BISHOP MUSEUM BRINGS FORGOTTEN CONNECTIONS BACK TO CHINA

Splendor of Hawai‘i and Polynesia Exhibit Makes Debut at Fujian Museum

( Honolulu, HI) Bishop Museum brought an unusual treat to the people of China last week: a part of their forgotten connections with Polynesia.

Last week Bishop Museum’s traveling exhibit, Splendor of Hawai‘i and Polynesia, made its debut at the Fujian Museum in China, bringing a long-forgotten story back to life. The exhibit uses more than 150 artifacts selected from Bishop Museum’s cultural collections to tell the stories of the ancient Polynesians whose remote ancestors were believed to live in China over 5000 years ago.

“Studies in archaeology, historical linguistics and genetics show that in prehistory, the coastal area in southeast China was the ultimate homeland of the Austronesians in the Pacific, including the Polynesians,” said Tianlong Jiao, Chairman of Anthropology at Bishop Museum.

Since establishing a sister-museum relationship in 2004, the Fujian Museum and Bishop Museum have collaborated on a series of archaeological investigations and traveling exhibitions to explore the origins of the Austronesians.

“This exhibition from our sister-museum is very meaningful to us,” said Zheng Guozhen, Director of Fujian Provincial Bureau of Antiquity at the exhibit’s opening ceremony. “It is a rare opportunity for the Fujian people to experience the Polynesian and Hawaiian cultures. For too long people forgot that we were actually closely connected with each other in the past.”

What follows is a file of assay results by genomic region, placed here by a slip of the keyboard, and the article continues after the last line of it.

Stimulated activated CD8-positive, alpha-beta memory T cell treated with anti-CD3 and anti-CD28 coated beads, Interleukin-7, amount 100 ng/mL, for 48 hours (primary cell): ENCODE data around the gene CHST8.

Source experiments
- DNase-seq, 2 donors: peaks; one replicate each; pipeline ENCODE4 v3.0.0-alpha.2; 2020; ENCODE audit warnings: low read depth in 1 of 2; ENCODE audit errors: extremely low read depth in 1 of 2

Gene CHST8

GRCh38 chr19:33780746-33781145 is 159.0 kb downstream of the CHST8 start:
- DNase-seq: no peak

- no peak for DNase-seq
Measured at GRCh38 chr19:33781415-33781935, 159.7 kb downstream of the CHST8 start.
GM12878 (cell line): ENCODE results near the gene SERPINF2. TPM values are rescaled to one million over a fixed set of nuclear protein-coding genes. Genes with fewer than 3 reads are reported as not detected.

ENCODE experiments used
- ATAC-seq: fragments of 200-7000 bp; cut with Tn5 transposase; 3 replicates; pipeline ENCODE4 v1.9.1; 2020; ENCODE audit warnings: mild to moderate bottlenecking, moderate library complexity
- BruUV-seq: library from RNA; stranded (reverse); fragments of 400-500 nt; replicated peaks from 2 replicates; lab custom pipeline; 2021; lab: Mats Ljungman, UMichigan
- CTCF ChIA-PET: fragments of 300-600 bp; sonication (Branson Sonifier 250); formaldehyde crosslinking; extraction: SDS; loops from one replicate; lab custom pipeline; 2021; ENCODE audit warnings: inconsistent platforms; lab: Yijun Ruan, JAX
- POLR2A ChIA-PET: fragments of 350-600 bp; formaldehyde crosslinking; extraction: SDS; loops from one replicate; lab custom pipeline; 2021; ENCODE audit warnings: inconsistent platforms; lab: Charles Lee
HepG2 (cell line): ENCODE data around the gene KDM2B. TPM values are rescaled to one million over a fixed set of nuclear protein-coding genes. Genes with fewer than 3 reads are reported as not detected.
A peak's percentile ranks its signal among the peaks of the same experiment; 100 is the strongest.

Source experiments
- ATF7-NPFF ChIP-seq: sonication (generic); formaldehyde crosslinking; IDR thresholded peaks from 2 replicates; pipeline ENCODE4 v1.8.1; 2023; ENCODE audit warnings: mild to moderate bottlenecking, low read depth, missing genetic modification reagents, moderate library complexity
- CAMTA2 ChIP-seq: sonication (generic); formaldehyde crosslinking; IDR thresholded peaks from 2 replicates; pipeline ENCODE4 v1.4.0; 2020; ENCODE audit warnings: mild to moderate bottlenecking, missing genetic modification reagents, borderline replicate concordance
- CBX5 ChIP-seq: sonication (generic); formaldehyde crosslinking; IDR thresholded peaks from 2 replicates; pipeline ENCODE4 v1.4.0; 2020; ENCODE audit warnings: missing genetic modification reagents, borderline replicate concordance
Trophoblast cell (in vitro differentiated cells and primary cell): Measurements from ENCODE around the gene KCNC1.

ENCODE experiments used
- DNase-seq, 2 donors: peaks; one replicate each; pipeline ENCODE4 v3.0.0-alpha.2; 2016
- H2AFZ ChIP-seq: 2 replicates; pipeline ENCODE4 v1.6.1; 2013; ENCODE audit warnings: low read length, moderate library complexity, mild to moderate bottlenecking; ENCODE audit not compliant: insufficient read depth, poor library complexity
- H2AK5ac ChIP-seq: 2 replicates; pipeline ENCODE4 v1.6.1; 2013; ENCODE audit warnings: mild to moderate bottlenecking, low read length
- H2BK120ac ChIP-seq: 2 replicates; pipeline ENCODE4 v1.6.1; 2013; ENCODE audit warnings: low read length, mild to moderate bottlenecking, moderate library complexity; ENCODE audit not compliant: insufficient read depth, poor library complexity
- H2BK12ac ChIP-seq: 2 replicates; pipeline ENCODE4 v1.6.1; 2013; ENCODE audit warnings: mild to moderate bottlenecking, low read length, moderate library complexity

“It is particularly fitting that this special exhibition opens at our sister museum in China, as Fujian is believed by most scholars as part of the ultimate homeland of the Polynesian ancestors. I hope this exhibition will stimulate more thoughts, more questions and more discussions about the ancient connections between China and Polynesia,” said Timothy Johns, President and CEO of Bishop Museum.

The exhibit was organized in Hawai‘i by Cultural Collections staff and flown to China with Kamalu duPreez and Erin Tamashiro of Bishop Museum. Once in China, the exhibit was reassembled at the Fujian Museum for its world debut. Johns, Tamashiro, duPreez, Jiao and Bishop Museum’s Vice President of Cultural Resources Betty Lou Kam, were at the Fujian Museum for the grand opening of the exhibit at the Fujian museum on January 26.

“It is a great honor to have our Museum represented by our priceless collections at a museum of such great stature in a land of such great antiquity,” said Kam.

Splendor of Hawaii and Polynesia will be on display at the Fujian Museum until April 6. It will reopen at Zhejiang Provincial Museum from April 25 until July 25 and then return to Hawai‘i where it will be on display in Bishop Museum’s Long Gallery for the remainder of 2011.

The Bernice Pauahi Bishop Museum was founded in 1889 by Charles Reed Bishop in memory of his wife Bernice Pauahi Bishop, the last direct descendant of King Kamehameha I. The original collections were comprised mostly of royal family heirlooms. Today, the Museum is recognized as the principal museum of the Pacific, housing the world’s largest collection of Hawaiian and Pacific artifacts and natural history specimens. More than 340,000 people visit the Museum each year, including over 50,000 schoolchildren. For more information, please call 808.847.3511 or visit www.bishopmuseum.org.

Publicity photos of the opening ceremony and exhibit artifacts are available for download: http://www.flickr.com/photos/bishop_museum/sets/72157625969752250

-pau-

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